"I've chosen to use a non-traditional fish for this recipe because I wanted something readily available that wouldn't compromise the authenticity of the dish," explains chef Thuy Diem Pham.

"For me, salmon works wonderfully as the meat is perfectly moist with a firmer texture than white fish and, of course, it's absolutely delicious."


(Serves 4)

500g salmon fillets

1tbsp vegetable oil

100g green peppercorns

250ml coconut water

For the marinade:

2tsp finely diced garlic

2 spring onions, white part only, finely diced

2tbsp soft brown sugar

3tbsp fish sauce

3tsp sesame oil

1tsp Caramel Sauce (dissolve 500g of granulated sugar in 125ml of water, add another 125ml water and cook until a rich dark reddish-brown colour)

To serve:

1 spring onion, sliced on the diagonal

1 or 2 red chillies, sliced on the diagonal

Crispy Fried Shallots (finely sliced shallots, deep-fried in vegetable oil until crisp)


1. Place the salmon fillets in a bowl, add the ingredients for the marinade, and mix together well. Leave to marinate in the fridge for three hours. Take out of the fridge 30 minutes before cooking to allow the salmon to come to room temperature.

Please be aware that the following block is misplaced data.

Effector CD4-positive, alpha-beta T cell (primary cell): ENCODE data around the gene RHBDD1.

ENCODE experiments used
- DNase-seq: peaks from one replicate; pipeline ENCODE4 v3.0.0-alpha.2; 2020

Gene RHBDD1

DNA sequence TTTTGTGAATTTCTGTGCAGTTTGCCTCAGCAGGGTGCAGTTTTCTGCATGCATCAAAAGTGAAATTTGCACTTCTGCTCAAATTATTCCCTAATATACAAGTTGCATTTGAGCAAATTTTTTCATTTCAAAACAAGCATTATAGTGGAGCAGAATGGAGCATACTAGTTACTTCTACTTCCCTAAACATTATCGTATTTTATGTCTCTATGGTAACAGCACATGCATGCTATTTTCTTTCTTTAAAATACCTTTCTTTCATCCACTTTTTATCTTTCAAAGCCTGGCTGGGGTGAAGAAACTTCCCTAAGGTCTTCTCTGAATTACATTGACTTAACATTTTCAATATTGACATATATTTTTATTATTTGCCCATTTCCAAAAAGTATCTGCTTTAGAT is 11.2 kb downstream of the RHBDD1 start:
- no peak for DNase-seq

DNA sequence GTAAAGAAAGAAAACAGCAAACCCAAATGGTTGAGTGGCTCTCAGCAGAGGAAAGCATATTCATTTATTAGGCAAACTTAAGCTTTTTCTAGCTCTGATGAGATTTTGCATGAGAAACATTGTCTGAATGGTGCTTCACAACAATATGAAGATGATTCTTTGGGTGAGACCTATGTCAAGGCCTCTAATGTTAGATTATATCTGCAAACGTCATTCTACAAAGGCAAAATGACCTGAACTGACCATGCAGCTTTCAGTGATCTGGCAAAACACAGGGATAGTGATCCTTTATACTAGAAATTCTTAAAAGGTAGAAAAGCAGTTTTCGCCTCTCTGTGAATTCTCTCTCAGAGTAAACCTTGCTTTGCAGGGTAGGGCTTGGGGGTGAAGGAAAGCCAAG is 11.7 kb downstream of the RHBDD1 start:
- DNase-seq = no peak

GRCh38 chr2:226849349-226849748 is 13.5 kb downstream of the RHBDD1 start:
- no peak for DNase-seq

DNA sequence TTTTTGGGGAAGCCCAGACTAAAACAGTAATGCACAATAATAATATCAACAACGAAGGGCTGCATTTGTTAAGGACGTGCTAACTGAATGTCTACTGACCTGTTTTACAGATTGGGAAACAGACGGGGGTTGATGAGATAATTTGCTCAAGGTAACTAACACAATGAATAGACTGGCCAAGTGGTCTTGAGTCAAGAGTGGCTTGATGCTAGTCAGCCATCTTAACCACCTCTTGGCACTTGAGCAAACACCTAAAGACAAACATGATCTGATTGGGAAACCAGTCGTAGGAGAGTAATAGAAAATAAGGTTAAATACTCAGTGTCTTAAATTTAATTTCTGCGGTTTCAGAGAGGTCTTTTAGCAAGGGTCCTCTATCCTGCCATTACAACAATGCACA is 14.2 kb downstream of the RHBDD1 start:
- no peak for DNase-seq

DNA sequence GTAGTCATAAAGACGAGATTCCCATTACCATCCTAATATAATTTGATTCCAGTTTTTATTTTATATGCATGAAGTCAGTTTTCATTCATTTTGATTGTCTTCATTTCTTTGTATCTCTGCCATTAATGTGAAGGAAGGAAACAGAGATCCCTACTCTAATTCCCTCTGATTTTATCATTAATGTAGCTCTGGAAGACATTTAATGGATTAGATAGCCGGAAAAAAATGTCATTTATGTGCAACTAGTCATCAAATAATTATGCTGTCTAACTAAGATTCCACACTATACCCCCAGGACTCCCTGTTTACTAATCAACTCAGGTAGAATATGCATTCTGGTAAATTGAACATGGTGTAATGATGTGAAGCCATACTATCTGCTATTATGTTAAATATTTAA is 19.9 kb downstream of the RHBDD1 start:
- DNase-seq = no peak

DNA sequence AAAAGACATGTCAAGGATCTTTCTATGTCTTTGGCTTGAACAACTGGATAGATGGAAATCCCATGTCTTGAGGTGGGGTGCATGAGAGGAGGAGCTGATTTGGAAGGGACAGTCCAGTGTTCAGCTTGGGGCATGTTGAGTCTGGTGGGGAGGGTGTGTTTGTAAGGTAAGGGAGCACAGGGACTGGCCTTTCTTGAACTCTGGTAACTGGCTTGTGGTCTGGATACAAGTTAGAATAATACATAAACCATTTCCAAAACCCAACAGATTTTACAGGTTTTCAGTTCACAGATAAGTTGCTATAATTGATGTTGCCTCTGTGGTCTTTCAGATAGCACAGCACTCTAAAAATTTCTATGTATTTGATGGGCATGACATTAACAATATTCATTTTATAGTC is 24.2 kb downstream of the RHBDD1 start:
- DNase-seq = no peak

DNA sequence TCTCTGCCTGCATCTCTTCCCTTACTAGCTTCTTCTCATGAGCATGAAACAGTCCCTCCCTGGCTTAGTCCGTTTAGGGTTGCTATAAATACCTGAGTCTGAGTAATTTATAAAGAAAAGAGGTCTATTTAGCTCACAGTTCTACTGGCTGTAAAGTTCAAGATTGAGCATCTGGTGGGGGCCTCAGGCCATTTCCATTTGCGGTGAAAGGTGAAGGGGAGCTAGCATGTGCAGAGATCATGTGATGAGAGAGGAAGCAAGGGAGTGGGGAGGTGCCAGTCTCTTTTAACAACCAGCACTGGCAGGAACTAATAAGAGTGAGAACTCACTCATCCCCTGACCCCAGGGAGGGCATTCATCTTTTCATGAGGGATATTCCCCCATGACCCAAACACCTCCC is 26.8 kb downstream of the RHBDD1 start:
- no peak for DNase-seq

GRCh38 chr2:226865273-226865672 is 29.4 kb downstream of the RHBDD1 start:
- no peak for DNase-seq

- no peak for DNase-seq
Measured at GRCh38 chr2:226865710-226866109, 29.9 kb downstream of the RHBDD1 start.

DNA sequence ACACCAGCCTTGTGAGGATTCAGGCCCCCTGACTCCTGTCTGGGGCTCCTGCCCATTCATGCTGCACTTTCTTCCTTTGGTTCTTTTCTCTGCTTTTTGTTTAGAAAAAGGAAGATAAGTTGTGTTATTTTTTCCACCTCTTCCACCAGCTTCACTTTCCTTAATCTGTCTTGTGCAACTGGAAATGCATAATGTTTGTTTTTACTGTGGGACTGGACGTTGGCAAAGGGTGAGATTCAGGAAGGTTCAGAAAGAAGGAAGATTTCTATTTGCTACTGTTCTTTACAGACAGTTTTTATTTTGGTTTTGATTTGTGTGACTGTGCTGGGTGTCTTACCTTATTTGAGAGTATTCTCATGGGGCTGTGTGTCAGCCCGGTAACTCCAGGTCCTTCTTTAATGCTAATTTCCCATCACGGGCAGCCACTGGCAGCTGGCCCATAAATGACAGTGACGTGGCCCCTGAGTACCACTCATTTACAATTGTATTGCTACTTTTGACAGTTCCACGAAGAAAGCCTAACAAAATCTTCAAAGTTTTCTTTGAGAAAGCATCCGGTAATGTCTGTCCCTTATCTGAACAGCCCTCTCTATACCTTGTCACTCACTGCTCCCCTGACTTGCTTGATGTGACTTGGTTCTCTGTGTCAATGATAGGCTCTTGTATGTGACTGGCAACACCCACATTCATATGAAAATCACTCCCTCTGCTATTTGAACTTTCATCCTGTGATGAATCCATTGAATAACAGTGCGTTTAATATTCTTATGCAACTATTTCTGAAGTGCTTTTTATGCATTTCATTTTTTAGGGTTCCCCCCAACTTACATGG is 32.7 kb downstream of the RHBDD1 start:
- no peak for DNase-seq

2. Lightly scrape the marinade from the salmon. You are aiming to remove all the bits in the marinade without removing too much of the marinade sauce. Leave the salmon to one side and reserve the marinade for later use.

3. Heat the oil in a saucepan over a medium heat until it reaches 160°C. An easy way to tell when the oil is ready is to place a wooden chopstick into it - when bubbles form on the surface of the oil it is ready.

4. Add the green peppercorns and stir-fry for one minute. Place the salmon, skin-side down, into the pan and cook for three minutes until the skin is crisp. Flip the salmon over and pour in the marinade and coconut water (avoid pouring onto the salmon skin, otherwise it will lose its crispiness). Keep the pan on the heat for a further four minutes until the salmon becomes sticky and golden in colour. Keep the ingredients moving during this process, as you don't want them to burn, but avoid moving the fish as this could cause the fillet to break apart.

5. Now you are ready to serve. Carefully transfer the salmon to bowls with a little of the cooking liquid. Sprinkle with the spring onion, chillies and shallots. This dish is best served with rice and/or a side of vegetables.